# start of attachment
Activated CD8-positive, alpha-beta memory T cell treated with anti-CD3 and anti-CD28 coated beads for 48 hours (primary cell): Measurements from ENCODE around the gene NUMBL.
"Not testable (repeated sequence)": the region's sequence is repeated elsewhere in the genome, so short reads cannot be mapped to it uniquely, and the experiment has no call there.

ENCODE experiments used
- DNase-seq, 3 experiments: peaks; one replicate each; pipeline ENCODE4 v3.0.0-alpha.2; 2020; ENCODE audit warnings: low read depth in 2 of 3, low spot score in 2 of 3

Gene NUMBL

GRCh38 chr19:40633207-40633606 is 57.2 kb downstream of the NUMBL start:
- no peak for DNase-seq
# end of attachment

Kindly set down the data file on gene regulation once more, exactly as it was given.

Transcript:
Activated CD8-positive, alpha-beta memory T cell treated with anti-CD3 and anti-CD28 coated beads for 48 hours (primary cell): Measurements from ENCODE around the gene NUMBL.
"Not testable (repeated sequence)": the region's sequence is repeated elsewhere in the genome, so short reads cannot be mapped to it uniquely, and the experiment has no call there.

ENCODE experiments used
- DNase-seq, 3 experiments: peaks; one replicate each; pipeline ENCODE4 v3.0.0-alpha.2; 2020; ENCODE audit warnings: low read depth in 2 of 3, low spot score in 2 of 3

Gene NUMBL

GRCh38 chr19:40633207-40633606 is 57.2 kb downstream of the NUMBL start:
- no peak for DNase-seq